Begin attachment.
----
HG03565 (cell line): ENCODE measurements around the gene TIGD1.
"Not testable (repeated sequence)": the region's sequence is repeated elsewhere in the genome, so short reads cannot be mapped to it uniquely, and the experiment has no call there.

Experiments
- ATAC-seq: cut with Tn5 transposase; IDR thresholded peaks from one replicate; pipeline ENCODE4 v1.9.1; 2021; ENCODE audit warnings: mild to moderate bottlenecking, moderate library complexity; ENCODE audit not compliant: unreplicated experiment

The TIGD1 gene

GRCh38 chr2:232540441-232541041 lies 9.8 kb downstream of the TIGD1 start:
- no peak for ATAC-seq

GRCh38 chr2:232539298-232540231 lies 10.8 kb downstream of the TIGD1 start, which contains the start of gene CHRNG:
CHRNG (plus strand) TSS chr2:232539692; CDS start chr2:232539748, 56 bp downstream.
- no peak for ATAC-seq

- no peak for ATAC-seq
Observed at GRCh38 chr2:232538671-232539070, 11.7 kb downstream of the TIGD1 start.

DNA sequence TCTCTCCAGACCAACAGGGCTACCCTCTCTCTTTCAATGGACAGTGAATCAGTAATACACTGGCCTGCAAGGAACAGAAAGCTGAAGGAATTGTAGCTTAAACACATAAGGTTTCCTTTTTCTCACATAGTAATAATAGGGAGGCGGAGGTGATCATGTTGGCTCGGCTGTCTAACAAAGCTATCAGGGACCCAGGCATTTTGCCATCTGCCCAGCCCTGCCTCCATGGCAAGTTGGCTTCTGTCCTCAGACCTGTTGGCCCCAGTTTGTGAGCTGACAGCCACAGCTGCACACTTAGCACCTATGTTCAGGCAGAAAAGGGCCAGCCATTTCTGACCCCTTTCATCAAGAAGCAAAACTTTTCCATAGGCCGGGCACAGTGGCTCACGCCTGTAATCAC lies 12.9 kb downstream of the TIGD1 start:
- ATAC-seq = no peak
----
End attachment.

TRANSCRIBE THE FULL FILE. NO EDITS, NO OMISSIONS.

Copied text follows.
HG03565 (cell line): ENCODE measurements around the gene TIGD1.
"Not testable (repeated sequence)": the region's sequence is repeated elsewhere in the genome, so short reads cannot be mapped to it uniquely, and the experiment has no call there.

Experiments
- ATAC-seq: cut with Tn5 transposase; IDR thresholded peaks from one replicate; pipeline ENCODE4 v1.9.1; 2021; ENCODE audit warnings: mild to moderate bottlenecking, moderate library complexity; ENCODE audit not compliant: unreplicated experiment

The TIGD1 gene

GRCh38 chr2:232540441-232541041 lies 9.8 kb downstream of the TIGD1 start:
- no peak for ATAC-seq

GRCh38 chr2:232539298-232540231 lies 10.8 kb downstream of the TIGD1 start, which contains the start of gene CHRNG:
CHRNG (plus strand) TSS chr2:232539692; CDS start chr2:232539748, 56 bp downstream.
- no peak for ATAC-seq

- no peak for ATAC-seq
Observed at GRCh38 chr2:232538671-232539070, 11.7 kb downstream of the TIGD1 start.

DNA sequence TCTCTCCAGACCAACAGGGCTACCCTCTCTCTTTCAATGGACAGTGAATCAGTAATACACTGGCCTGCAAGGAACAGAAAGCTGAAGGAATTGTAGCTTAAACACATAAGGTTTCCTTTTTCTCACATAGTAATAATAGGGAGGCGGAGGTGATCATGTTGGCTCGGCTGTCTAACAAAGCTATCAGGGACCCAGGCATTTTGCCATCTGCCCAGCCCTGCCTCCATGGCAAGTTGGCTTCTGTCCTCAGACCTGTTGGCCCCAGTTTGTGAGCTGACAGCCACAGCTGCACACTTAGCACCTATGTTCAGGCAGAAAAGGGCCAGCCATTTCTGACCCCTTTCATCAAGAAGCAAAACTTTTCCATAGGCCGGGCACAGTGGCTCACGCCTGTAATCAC lies 12.9 kb downstream of the TIGD1 start:
- ATAC-seq = no peak